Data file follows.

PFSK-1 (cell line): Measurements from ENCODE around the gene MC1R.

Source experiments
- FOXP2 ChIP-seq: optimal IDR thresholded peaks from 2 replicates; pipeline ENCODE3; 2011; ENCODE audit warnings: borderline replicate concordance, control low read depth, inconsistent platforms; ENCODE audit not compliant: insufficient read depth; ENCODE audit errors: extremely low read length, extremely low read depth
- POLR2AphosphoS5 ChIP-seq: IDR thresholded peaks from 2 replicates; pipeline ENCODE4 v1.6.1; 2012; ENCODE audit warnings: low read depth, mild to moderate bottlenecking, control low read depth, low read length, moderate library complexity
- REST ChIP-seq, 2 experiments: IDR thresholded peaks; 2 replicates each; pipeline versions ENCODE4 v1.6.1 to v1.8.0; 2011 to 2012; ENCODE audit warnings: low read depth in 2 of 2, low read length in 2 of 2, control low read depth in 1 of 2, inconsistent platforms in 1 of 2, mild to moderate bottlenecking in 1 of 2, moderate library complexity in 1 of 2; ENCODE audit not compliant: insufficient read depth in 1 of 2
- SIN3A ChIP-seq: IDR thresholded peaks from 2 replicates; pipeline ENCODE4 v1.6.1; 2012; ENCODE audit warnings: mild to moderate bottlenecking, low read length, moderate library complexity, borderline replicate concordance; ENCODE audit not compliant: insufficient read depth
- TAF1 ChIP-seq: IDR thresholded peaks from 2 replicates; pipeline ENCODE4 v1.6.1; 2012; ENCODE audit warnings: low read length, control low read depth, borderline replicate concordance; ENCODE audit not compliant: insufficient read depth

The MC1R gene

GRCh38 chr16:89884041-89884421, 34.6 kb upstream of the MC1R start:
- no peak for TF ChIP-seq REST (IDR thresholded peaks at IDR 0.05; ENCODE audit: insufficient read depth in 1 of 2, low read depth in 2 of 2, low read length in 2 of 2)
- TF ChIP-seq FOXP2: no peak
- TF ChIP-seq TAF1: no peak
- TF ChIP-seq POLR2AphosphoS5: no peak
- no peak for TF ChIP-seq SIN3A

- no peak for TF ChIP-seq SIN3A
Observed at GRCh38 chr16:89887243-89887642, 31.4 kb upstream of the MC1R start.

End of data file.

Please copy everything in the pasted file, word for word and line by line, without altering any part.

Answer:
PFSK-1 (cell line): Measurements from ENCODE around the gene MC1R.

Source experiments
- FOXP2 ChIP-seq: optimal IDR thresholded peaks from 2 replicates; pipeline ENCODE3; 2011; ENCODE audit warnings: borderline replicate concordance, control low read depth, inconsistent platforms; ENCODE audit not compliant: insufficient read depth; ENCODE audit errors: extremely low read length, extremely low read depth
- POLR2AphosphoS5 ChIP-seq: IDR thresholded peaks from 2 replicates; pipeline ENCODE4 v1.6.1; 2012; ENCODE audit warnings: low read depth, mild to moderate bottlenecking, control low read depth, low read length, moderate library complexity
- REST ChIP-seq, 2 experiments: IDR thresholded peaks; 2 replicates each; pipeline versions ENCODE4 v1.6.1 to v1.8.0; 2011 to 2012; ENCODE audit warnings: low read depth in 2 of 2, low read length in 2 of 2, control low read depth in 1 of 2, inconsistent platforms in 1 of 2, mild to moderate bottlenecking in 1 of 2, moderate library complexity in 1 of 2; ENCODE audit not compliant: insufficient read depth in 1 of 2
- SIN3A ChIP-seq: IDR thresholded peaks from 2 replicates; pipeline ENCODE4 v1.6.1; 2012; ENCODE audit warnings: mild to moderate bottlenecking, low read length, moderate library complexity, borderline replicate concordance; ENCODE audit not compliant: insufficient read depth
- TAF1 ChIP-seq: IDR thresholded peaks from 2 replicates; pipeline ENCODE4 v1.6.1; 2012; ENCODE audit warnings: low read length, control low read depth, borderline replicate concordance; ENCODE audit not compliant: insufficient read depth

The MC1R gene

GRCh38 chr16:89884041-89884421, 34.6 kb upstream of the MC1R start:
- no peak for TF ChIP-seq REST (IDR thresholded peaks at IDR 0.05; ENCODE audit: insufficient read depth in 1 of 2, low read depth in 2 of 2, low read length in 2 of 2)
- TF ChIP-seq FOXP2: no peak
- TF ChIP-seq TAF1: no peak
- TF ChIP-seq POLR2AphosphoS5: no peak
- no peak for TF ChIP-seq SIN3A

- no peak for TF ChIP-seq SIN3A
Observed at GRCh38 chr16:89887243-89887642, 31.4 kb upstream of the MC1R start.